By allowing ads to appear on this site, you support the local businesses who, in turn, support great journalism.
Puns and fun with the National Society of Newspaper Columnists
Yours truly (center) trying hard to keep my cool with New York Times columnist Maureen Dowd (l.) and NSNC president Lisa Smith Molinari.

AS IMPROBABLE as it feels that I’ve been a columnist for exactly half my life, it’s even more dubious that I’ve managed to get this far without any professional development whatsoever.

The only way I know how to churn out these word salads week after week, year after year is by tossing around a combination of rich subject matter, a thesaurus and buckets of caffeine around my head until my fingers fill up the word count.

This inexact strategy can always use some seasoning, and I was hoping to crib from qualified experts at the National Society of Newspaper Columnists annual conference, held this year in Manchester, New Hampshire.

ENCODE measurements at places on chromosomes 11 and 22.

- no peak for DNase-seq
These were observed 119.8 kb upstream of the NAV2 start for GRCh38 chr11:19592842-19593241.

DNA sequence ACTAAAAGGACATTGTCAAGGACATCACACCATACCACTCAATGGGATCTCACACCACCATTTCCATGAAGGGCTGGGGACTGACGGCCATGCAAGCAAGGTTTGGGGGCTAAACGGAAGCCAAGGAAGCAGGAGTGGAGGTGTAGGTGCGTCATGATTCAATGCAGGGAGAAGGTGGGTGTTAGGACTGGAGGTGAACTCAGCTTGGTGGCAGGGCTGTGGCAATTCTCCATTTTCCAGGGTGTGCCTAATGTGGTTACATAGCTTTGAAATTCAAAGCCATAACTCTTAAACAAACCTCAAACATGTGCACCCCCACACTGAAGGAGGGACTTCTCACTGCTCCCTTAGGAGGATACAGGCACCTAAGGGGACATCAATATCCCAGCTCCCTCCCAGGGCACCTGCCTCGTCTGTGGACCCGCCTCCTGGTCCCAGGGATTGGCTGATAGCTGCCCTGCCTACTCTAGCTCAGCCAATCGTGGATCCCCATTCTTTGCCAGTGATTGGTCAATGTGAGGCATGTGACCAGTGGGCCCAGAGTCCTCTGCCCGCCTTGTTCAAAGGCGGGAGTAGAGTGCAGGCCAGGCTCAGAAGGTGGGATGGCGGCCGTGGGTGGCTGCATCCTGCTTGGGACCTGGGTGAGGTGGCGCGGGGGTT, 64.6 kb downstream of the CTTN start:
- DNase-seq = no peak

Upon arrival, I hit Elm Street to do the first thing I do in every city: Stake out the scene by picking up the local weekly free paper, which is recognizable by its square tabloid format and how it’s always stacked next to the men’s bathroom. Manchester’s artsy alt-weekly is the Hippo, a perfect name to represent its large animal-in-the-room juxtaposition with the town’s historic conservative daily, The New Hampshire Union Leader.

If that rings a mental bell, it might be because Manchester is ground zero for the presidential primaries, and every four years the city turns into a major circus, er, circuit, for politicians and pundits, the Union Leader often breaking stories first.